There is a chance defenseman Paul Martin will return to the Penguins lineup before the regular season ends, coach Dan Bylsma said Tuesday before the game against Buffalo at Consol Energy Center.
Martin, who has missed 11 games with a broken bone in his hand, rejoined practice Tuesday when he participated in an optional game-day skate, giving his coach reason to believe a return is coming Saturday at home against the Carolina Hurricanes.
"He's continuing to progress," said Bylsma. "He returned to full team practice. ... Hopefully, he'll be able to do that a few more times remaining this week, and it's a potential he could return to play in one of these games."
Bylsma said winger James Neal is on the verge of returning to practice full time with the team in a "short time period" but there is no timeline for center Sidney Crosby, who has missed 10 games with a broken jaw. Neal, who missed his seventh game because of a concussion, practiced briefly with the team Sunday.
"Sidney, while he's skating and continues to skate, [we] don't have a timeline, or time frame on him yet," said Bylsma.
Crosby and Neal skated early Tuesday before an optional team skate that included Martin, Steve MacIntyre, , Kris Letang, Robert Bortuzzo, Simon Depres, Evgeni Malkin, Beau Bennett and Marc-Andre Fleury.
Kunitz adjusts to new role
Penguins winger Chris Kunitz has played in all 46 games and entered the Penguins game against Buffalo tied for sixth in the NHL with 49 points.
That doesn't mean the 33-year-old isn't able to take on new assignments. He has also been killing penalties for the past week or so.
"It's a new challenge," said Kunitz. "It's something I've done growing up on different teams."
Bylsma said having Kunitz play short-handed is not necessarily a product of injuries that have plagued the Penguins and that the assignment will continue into the playoffs.
"It's something that takes a little bit to get comfortable, especially when you're usually on the other side of the puck," said Kunitz, a regular on the power play.
Sabres rookie returns to town
It only had been about a week and a half since Buffalo defenseman Chad Ruhwedel played at Consol Energy Center, but a lot had changed.
He played in a Massachusetts Lowell loss April 11 in the semifinals of the NCAA Frozen Four, then turned pro, signed with the Sabres and played in a day game less than 48 hours after his final college appearance.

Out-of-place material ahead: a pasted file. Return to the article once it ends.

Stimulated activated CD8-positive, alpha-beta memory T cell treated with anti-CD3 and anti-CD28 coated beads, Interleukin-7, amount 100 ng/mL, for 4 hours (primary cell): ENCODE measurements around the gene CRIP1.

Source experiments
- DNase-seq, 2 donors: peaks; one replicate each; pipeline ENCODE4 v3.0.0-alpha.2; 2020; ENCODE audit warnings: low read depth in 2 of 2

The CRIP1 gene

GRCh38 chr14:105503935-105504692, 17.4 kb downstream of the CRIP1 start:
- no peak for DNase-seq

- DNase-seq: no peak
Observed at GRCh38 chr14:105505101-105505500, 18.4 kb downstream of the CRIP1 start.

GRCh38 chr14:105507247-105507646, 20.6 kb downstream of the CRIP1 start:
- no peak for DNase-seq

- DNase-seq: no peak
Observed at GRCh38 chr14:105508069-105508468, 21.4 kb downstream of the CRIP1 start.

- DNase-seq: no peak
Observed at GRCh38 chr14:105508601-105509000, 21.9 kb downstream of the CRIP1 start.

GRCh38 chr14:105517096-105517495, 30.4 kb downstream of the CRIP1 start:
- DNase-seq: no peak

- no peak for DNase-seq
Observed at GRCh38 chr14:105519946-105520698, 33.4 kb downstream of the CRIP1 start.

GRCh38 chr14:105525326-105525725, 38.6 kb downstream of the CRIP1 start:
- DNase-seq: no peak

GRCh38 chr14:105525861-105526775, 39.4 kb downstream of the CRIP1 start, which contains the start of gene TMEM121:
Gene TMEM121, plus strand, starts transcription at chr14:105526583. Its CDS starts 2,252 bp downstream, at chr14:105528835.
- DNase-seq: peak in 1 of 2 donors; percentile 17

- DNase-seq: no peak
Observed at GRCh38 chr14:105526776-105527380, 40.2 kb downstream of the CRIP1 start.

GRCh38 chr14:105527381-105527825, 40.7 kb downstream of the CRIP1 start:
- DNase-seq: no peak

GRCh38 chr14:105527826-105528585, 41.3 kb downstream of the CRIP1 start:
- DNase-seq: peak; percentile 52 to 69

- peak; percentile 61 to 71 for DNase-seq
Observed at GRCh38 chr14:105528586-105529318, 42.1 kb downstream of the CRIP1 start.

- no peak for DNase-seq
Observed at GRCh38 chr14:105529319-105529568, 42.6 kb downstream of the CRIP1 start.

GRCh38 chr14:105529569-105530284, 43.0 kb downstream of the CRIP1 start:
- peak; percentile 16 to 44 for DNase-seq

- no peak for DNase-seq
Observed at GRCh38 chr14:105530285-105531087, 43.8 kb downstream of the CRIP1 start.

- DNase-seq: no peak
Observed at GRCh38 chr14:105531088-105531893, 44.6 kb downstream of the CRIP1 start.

"It was a pretty crazy experience," Ruhwedel said. "That's really the only way to describe it."
He played in his sixth game last night with the Sabres. He had no points and was even in plus-minus in his first five games.
Returning so soon to Pittsburgh brought mixed feelings, he said, because his college team didn't make it to the NCAA final.
"I had some good and bad memories, but coming out of that [Fort Pitt] tunnel [Monday] night and seeing Pittsburgh again was cool," he said.
So far, Ruhwedel has been "running on adrenaline," but he hasn't forsaken college.
He's corresponding with his teachers, doing homework in his spare time.
"It's a little tough, but my teachers have been pretty understanding," he said. "I'll have plenty of time to go back and finish finals."
Buffalo already has been eliminated from playing contention.
New teammate, old respect
MacIntyre had not been in the NHL for a little more than a year, and he was floored when he was recalled from the American Hockey League last week and took a look at the collection of talent the Penguins have, including four players acquired near the NHL trade deadline.
"It's something special," he said.
MacIntyre previously played for Edmonton, which has a strong rivalry with Calgary. Winger Jarome Iginla, one of the additions to the Penguins lineup, was the longtime Flames captain.
"We were talking about a couple of instances where Jarome grabbed me and told me to settle down, and I was, like, 'OK. Yes, sir,' " MacIntyre recalled. "It's a respect thing."
The Penguins gave out their annual team awards. Defenseman Matt Niskanen got the Baz Bastien Memorial Good Guy Award, Crosby was the NHL Masterton nominee and MVP. defenseman Brooks Orpik won the Player's Player Award, Crosby and Fleury split the A.T. Caggiano Memorial Booster Club Cup, Despres was the Rookie of the Year, Matt Cooke won the Edward J. DeBartolo Community Service Award and Martin was named the defensive player of the year.